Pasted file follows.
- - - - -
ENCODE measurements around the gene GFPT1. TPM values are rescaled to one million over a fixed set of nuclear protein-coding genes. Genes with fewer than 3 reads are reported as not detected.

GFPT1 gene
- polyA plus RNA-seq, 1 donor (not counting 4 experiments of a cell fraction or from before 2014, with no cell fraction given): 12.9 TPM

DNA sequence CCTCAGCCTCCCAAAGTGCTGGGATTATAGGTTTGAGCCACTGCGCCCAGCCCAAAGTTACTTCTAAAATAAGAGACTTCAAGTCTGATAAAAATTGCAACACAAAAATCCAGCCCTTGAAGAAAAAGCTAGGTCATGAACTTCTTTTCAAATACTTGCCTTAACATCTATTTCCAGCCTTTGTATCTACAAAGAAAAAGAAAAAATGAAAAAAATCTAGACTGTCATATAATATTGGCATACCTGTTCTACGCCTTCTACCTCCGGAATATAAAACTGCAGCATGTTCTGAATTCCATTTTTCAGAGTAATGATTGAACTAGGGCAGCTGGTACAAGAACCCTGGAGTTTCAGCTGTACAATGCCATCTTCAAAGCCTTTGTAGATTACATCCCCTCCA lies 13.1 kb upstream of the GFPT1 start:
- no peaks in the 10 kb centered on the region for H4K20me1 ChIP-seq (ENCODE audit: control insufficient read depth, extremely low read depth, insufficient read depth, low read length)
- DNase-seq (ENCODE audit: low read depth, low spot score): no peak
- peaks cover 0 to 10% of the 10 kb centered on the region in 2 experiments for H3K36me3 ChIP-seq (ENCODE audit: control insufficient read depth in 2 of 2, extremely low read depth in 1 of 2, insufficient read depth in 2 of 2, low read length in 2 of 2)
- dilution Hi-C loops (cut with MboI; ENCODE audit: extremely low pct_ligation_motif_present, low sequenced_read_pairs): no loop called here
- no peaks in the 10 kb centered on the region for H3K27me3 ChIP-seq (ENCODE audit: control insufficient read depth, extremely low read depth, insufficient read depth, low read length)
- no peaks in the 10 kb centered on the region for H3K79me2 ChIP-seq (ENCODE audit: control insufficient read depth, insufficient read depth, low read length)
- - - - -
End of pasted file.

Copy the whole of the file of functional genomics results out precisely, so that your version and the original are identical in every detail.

ENCODE measurements around the gene GFPT1. TPM values are rescaled to one million over a fixed set of nuclear protein-coding genes. Genes with fewer than 3 reads are reported as not detected.

GFPT1 gene
- polyA plus RNA-seq, 1 donor (not counting 4 experiments of a cell fraction or from before 2014, with no cell fraction given): 12.9 TPM

DNA sequence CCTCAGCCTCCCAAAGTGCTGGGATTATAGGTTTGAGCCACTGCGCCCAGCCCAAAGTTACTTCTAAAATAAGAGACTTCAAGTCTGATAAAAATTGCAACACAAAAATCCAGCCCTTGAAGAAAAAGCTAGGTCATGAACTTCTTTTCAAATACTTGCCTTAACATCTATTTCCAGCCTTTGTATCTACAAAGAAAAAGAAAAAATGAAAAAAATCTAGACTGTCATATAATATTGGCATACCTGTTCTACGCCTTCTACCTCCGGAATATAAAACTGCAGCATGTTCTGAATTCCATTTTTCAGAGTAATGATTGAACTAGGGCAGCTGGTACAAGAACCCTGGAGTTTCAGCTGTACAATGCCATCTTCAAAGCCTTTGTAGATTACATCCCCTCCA lies 13.1 kb upstream of the GFPT1 start:
- no peaks in the 10 kb centered on the region for H4K20me1 ChIP-seq (ENCODE audit: control insufficient read depth, extremely low read depth, insufficient read depth, low read length)
- DNase-seq (ENCODE audit: low read depth, low spot score): no peak
- peaks cover 0 to 10% of the 10 kb centered on the region in 2 experiments for H3K36me3 ChIP-seq (ENCODE audit: control insufficient read depth in 2 of 2, extremely low read depth in 1 of 2, insufficient read depth in 2 of 2, low read length in 2 of 2)
- dilution Hi-C loops (cut with MboI; ENCODE audit: extremely low pct_ligation_motif_present, low sequenced_read_pairs): no loop called here
- no peaks in the 10 kb centered on the region for H3K27me3 ChIP-seq (ENCODE audit: control insufficient read depth, extremely low read depth, insufficient read depth, low read length)
- no peaks in the 10 kb centered on the region for H3K79me2 ChIP-seq (ENCODE audit: control insufficient read depth, insufficient read depth, low read length)